Online nursing graduate program tapped No. 2 by U.S. News & World Report
U.S. News & World Report ranked Lamar University’s online graduate nursing program as second in the nation out of 101 programs evaluated.
The ranking is based on four criteria: faculty credentials and training, student services and technology, student engagement, and admissions selectivity.
“We are very proud of our well prepared faculty,” said Nancy Blume, director of graduate nursing studies at Lamar. “They are the backbone of our successful program.”
“We are proud that the Lamar University’s Joanne Gay Dishman Department of Nursing was named at No. 2,” said Brenda Nichols, dean of the College of Arts and Sciences. “The top score was 75.0 and Lamar scored 74.5. The next Texas school on the list, UT-Tyler, came in at 11.”
“Of the four major areas considered in these rankings, we scored highest in Faculty Credentials and Training,” Nichols said. “This area considered the number of doctoral-prepared faculty teaching courses, the percentage of tenure/tenured track faculty teaching courses, their preparation for teaching online and commitment to continue professional development.”
Lamar’s nursing program’s second highest score was in student engagement, a reflection on its best practices, class size, student retention and graduation rates, Nichols said. The program also scored well in the area of student services and technology.
Other Texas school rankings were UT-Tyler, 11, Texas Christian, 25, Texas Tech, 30, Texas A&M-Corpus Christi, 31, UT-El Paso, 56, San Angelo, 64, and UTMB, 65.
“I believe that this ranking proves that we have made the best choices for ourselves and our students as we have moved to an online graduate program,” Nichols said. “We offer students an excellent education, at a great cost and have tremendous faculty.”
To create the 2013 Best Online Nursing Programs rankings, the organization compiled a list of schools offering these master's degree programs online and collected data from the schools.
Statistical questionnaires were sent to 471 institutions with CCNE (Commission on Collegiate Nursing Education) or NLNAC (National League for Nursing Accrediting Commission) accredited graduate degree programs in nursing. Of those, 101 schools offering a master's in nursing degree through Internet-based distance education courses in a manner that met the definition of distance education used by the U.S. Department of Education were evaluated.
U.S. News collected additional statistical information from the schools with online programs, and this information was scored on student engagement, faculty credentials and training, admissions selectivity, student service and technology.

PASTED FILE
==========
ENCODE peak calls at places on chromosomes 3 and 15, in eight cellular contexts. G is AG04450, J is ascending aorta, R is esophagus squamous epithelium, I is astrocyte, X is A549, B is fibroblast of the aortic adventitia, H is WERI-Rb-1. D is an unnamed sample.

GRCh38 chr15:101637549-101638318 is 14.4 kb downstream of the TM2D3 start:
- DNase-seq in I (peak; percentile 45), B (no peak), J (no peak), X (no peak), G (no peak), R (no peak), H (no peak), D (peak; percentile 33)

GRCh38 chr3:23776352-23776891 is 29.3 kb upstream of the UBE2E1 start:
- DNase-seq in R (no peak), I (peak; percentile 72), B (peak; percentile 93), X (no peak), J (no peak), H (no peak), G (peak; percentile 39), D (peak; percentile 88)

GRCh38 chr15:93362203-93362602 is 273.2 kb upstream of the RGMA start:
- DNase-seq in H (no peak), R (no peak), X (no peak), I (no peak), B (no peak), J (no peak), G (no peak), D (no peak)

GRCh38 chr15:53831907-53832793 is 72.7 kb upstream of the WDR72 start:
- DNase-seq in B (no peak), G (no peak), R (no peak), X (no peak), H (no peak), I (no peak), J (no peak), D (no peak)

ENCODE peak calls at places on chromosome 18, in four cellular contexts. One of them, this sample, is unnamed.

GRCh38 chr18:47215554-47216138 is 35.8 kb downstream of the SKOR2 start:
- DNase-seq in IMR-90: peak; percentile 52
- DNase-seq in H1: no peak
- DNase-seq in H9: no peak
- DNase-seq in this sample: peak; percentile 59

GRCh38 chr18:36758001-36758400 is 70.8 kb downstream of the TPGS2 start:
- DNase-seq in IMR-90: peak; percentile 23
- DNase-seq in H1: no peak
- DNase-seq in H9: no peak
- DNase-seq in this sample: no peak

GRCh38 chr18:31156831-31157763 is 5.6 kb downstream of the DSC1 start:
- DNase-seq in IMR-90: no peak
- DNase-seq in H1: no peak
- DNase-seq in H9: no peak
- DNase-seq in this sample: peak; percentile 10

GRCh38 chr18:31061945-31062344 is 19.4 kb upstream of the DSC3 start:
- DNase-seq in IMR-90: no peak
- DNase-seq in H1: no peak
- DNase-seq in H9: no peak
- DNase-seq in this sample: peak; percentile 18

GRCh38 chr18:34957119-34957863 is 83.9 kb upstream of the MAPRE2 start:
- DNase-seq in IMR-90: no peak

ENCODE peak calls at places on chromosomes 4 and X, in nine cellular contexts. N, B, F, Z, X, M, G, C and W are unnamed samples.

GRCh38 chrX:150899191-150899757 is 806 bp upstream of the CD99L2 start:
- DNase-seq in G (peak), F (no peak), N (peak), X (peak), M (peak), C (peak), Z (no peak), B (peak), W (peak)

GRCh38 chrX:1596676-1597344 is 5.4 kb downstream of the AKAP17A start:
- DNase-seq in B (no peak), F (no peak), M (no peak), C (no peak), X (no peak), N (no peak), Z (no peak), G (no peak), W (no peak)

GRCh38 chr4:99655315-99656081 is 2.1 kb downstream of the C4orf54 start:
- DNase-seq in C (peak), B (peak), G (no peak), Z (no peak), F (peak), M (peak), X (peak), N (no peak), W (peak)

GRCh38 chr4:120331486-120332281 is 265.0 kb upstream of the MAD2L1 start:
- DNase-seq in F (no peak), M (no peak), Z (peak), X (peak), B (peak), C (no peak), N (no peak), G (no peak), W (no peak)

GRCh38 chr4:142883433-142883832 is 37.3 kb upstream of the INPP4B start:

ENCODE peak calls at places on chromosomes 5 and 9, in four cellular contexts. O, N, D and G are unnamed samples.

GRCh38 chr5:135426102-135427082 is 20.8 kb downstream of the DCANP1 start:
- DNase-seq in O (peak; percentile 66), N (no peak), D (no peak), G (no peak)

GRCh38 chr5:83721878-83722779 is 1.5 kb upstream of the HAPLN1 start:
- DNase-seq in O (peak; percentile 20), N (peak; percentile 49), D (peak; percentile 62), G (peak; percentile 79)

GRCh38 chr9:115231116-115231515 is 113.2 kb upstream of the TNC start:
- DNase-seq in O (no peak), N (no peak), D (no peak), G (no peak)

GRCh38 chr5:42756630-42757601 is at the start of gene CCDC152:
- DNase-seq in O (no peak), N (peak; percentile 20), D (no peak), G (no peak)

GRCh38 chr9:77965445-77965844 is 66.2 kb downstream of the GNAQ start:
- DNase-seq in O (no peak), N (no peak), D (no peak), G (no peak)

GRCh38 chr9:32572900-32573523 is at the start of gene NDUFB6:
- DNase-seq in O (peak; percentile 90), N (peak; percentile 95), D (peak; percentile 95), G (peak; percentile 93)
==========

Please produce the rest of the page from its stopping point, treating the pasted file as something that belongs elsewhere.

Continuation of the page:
To compute the Best Online Nursing Programs rankings, responses to the statistical questionnaire were linked to different possible achievable point values, which were then summed into overall scores for each eligible school. One hundred was the highest overall score a school could achieve.
Numerical rankings were determined by sorting the programs' weighted overall scores in descending order, with the highest scoring school ranked No. 1. No two schools share a rank because although U.S. News rounds overall scores to one decimal place for display purposes on the website, the rankings themselves are based on longer unrounded scores that are all unique.
Schools performing in the bottom 25 percent of overall scores are categorized as Rank Not Published. Also, five schools that either offered an online program for the first time last year or reported fewer than 10 students enrolled were designated as Unranked.
Here is how different factors were weighted in the rankings.
• Student engagement (weighting: 35 percent): In a quality program, aspiring advanced practice nurses can readily collaborate with classmates in their classes and clinical settings. In turn, instructors not only are accessible and responsive, but they also are tasked with helping to create an experience rewarding enough for students to stay enrolled and complete their degrees in normal time.
• Faculty credentials and training (weighting: 25 percent): Strong online nursing programs employ instructors with academic credentials one would expect from a campus-based program, and have the resources to train these instructors on how to teach distance learners.
• Admissions selectivity (weighting: 20 percent): Student bodies entering with proven aptitudes, ambitions, and accomplishments can handle the demands of rigorous coursework. Furthermore, online degrees that schools award discriminatively will have greater legitimacy in the job market.
• Student services and technology (weighting: 20 percent): A program that incorporates diverse online learning technologies allows greater flexibility for students to complete coursework from a distance. Outside of classes, a strong support structure provides career guidance, academic assistance, and financial aid resources commensurate with quality campus-based programs.